Demand for commercial jets and a pick-up in defence deals fuelled a 29 per cent rise in underlying 2005 profits for engineering group Meggitt - which has Dunlop Aerospace plants in Birmingham and Coventry.

Meggitt, which supplies Airbus and Boeing, yesterday said profits would not rise as fast this year but predicted two more years of solid results after it expanded in the buoyant aerospace sector through acquisitions.

Its shares, which have risen about 38 per cent in the past year, fell 3.4 per cent following the news, but analysts said the results met expectations and the stock was down on profit taking.

"They are rock solid numbers. Cash is good, dividends are good and a confident statement, but there is nothing adding a further dimension. The stock has had one hell of a good run," said Williams De Broe analyst Harry Phillips.

Earnings before tax and excluding amortisation and exceptional items came in at £116.3 million, compared with £90.3 million in 2004.

Chief executive Terry Twigger said he was comfortable with analysts' consensus forecasts for pretax earnings of around £129 million this year.

"Military markets are looking firm for us, and the civil aerospace side, both in terms of original equipment and the civil aftermarket, is growing quite strongly," he added.

"We can see a couple of years of good growth in front of the business."

New acquisitions, including its 2004 purchase of the Dunlop Aerospace operations, contributed £112.6 million to Meggitt's £616.3 million turnover for the year, up 29 per cent.

Aerospace, which accounts for three-quarters of the group's income, was buoyed by big defence orders, such as the second tranche of the Eurofighter combat jet, as well as record demand for commercial planes.

Meggitt makes engine monitoring systems and other equipment for Airbus's new double-decker A380 superjumbo.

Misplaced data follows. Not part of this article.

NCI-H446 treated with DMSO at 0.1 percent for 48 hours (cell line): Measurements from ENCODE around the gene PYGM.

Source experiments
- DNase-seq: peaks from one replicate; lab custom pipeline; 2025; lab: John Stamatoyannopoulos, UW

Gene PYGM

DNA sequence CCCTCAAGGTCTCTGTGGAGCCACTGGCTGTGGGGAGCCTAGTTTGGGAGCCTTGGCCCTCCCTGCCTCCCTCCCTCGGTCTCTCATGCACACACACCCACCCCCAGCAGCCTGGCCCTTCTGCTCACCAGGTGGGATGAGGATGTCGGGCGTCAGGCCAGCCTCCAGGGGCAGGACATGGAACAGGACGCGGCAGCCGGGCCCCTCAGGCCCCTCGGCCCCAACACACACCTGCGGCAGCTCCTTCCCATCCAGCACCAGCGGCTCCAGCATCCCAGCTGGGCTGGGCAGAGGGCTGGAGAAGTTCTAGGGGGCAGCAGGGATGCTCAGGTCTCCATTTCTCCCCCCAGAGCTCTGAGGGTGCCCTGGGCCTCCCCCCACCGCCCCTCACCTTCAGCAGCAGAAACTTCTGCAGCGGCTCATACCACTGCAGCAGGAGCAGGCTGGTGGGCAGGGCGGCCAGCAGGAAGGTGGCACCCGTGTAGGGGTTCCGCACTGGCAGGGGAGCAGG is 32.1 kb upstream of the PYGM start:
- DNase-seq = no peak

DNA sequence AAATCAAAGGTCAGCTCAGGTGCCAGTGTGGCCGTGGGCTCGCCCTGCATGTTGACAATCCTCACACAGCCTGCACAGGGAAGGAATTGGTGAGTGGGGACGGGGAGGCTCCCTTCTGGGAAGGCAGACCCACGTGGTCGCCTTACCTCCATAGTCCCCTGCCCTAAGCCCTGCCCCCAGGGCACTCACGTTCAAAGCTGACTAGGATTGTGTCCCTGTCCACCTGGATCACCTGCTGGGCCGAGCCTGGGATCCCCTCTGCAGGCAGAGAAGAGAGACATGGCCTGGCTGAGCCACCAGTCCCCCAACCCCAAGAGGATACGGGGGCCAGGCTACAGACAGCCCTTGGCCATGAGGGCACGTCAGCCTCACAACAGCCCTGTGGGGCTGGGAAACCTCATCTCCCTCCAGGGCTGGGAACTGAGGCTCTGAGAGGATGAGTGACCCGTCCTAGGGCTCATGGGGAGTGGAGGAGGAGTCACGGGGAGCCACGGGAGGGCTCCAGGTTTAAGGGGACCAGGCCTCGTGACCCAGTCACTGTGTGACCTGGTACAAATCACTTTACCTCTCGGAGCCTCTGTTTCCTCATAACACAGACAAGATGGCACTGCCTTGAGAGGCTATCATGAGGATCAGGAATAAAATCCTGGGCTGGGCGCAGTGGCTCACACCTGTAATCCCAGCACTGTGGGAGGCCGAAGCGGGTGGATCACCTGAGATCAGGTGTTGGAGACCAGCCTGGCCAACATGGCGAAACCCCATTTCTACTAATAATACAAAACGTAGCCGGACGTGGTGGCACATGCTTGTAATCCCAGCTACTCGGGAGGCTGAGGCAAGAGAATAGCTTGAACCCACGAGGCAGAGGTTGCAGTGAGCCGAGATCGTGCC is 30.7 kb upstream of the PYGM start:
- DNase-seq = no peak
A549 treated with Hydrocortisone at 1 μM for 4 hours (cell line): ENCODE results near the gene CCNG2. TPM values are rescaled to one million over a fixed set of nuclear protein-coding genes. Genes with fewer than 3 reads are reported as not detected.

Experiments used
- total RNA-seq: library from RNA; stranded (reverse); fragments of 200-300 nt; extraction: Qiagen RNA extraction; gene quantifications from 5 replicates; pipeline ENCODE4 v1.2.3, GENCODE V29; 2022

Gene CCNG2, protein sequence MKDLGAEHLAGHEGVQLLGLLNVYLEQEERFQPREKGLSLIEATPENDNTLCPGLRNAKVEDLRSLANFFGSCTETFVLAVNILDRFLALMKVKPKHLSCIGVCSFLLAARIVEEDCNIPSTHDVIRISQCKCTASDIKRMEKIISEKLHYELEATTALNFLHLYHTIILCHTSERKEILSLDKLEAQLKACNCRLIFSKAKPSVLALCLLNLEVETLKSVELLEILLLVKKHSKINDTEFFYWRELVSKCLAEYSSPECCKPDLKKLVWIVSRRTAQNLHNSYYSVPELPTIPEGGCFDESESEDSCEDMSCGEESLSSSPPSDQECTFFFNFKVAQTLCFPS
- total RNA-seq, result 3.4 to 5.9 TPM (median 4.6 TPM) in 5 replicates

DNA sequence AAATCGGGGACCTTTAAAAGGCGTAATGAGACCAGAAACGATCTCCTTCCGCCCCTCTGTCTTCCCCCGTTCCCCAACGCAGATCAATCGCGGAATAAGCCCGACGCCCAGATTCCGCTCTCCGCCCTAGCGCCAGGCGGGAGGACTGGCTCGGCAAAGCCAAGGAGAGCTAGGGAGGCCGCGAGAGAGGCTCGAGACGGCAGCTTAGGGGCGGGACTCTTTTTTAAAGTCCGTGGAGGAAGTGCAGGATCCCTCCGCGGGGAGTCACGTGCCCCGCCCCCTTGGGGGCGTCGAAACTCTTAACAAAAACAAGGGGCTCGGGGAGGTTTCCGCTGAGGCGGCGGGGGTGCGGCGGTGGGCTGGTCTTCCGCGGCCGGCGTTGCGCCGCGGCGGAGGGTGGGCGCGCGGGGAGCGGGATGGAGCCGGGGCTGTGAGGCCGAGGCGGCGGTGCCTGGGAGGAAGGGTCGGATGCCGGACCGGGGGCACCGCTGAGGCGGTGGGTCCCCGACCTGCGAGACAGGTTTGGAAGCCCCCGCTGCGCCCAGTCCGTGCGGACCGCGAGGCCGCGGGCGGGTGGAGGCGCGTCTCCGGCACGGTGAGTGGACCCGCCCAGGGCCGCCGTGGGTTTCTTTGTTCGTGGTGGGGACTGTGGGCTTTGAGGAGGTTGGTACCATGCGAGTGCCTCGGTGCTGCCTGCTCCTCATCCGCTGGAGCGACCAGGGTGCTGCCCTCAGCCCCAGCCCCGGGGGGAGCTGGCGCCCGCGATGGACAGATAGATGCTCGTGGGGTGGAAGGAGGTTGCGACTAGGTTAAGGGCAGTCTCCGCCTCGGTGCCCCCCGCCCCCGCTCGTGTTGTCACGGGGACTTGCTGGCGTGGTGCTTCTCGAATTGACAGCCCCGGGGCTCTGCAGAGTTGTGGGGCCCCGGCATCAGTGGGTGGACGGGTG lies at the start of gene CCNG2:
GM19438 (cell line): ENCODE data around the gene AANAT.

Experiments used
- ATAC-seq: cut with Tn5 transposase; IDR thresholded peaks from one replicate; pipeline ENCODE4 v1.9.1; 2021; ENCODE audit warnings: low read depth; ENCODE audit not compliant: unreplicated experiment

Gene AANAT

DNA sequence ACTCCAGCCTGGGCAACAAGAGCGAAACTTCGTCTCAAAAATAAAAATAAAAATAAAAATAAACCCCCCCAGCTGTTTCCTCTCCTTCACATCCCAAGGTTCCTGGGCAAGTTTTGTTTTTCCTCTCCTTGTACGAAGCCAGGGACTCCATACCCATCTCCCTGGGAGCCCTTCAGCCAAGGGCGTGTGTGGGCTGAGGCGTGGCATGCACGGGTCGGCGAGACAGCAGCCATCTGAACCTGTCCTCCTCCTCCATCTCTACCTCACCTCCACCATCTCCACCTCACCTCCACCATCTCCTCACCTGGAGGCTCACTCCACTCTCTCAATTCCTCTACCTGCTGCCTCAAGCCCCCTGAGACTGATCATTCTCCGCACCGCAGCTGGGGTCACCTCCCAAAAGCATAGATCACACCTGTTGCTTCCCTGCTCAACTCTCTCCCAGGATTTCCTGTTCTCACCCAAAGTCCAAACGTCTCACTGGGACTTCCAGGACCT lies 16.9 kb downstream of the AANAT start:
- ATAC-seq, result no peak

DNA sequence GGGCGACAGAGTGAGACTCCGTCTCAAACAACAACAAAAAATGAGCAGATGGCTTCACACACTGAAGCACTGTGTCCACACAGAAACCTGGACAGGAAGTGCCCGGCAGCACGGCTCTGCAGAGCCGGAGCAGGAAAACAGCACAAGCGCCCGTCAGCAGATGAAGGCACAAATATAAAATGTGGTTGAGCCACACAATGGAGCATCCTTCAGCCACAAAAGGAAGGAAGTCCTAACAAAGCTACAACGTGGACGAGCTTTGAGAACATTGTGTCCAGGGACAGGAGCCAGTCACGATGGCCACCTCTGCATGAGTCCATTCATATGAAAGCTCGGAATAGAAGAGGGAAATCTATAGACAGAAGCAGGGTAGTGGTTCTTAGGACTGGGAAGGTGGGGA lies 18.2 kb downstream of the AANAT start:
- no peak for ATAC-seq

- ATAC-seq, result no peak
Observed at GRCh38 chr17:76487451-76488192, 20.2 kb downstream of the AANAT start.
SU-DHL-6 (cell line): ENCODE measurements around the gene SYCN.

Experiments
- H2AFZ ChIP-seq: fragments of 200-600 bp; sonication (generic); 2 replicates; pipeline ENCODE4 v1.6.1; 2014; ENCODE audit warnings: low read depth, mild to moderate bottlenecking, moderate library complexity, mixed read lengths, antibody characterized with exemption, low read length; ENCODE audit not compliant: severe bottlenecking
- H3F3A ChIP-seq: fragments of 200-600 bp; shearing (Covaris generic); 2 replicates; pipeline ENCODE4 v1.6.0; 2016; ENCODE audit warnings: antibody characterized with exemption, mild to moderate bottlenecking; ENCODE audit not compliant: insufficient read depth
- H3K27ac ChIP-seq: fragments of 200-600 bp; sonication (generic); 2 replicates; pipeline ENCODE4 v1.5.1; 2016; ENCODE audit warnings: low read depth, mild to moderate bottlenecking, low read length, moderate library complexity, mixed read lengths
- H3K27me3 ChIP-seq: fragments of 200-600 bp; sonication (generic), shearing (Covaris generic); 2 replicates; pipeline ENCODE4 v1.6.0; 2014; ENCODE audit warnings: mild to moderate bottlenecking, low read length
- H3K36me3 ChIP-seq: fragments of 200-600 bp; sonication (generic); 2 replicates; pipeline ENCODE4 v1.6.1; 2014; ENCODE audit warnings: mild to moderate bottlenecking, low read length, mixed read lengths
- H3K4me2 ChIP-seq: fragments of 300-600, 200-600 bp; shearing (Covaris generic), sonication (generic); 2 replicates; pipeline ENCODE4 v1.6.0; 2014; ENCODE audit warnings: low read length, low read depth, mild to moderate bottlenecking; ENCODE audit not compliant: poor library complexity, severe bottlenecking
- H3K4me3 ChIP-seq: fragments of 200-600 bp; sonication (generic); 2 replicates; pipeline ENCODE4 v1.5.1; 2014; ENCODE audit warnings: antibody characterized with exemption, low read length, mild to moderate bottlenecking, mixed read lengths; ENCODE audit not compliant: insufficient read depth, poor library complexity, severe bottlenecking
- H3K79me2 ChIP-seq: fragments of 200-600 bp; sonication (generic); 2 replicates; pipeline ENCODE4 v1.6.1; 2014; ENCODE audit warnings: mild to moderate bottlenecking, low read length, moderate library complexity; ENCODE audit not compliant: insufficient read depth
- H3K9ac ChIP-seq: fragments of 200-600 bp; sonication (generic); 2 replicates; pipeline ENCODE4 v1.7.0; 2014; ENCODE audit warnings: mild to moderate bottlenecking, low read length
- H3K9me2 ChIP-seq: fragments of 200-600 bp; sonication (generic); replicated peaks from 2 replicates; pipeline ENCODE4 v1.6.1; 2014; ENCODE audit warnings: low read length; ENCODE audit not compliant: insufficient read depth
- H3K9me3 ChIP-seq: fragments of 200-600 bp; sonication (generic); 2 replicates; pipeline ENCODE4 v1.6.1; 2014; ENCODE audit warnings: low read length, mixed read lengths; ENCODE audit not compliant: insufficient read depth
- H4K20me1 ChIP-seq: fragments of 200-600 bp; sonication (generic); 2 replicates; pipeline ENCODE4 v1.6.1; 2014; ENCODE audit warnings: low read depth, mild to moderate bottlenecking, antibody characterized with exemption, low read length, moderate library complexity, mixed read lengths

The company also expects the bigger US airlines to recover from their problems and to start ordering new jets again in the medium term, if only to replace existing aircraft reaching the end of their lives, Mr Twigger said.

He said civil jet production was expected to rise by 21 per cent in 2006 and 11 per cent in 2007.

Mr Twigger added that Meggitt had realised £7 million of savings from its acquisition of the aerospace design and manufacturing operations of Dunlop, at the upper end of expectations at the time of acquisition, which is set to increase to £10 million in 2006 as further consolidation occurs.

"With the Dunlop acquisition fully integrated and trading in line with expectations, we look forward to continued growth in 2006," he said.

However, earnings at Meggitt's electronics arm were held back by weak automotive markets and were expected to remain soft in the first half of 2006 due to plans by some medical companies to reduce inventory levels.

Mr Twigger would not rule out major strategic acquisitions but said he was happy with the spread of the business.

The board declared a final dividend of 5.3 pence, up ten per cent, for a total dividend of 7.7 pence, also up ten per cent.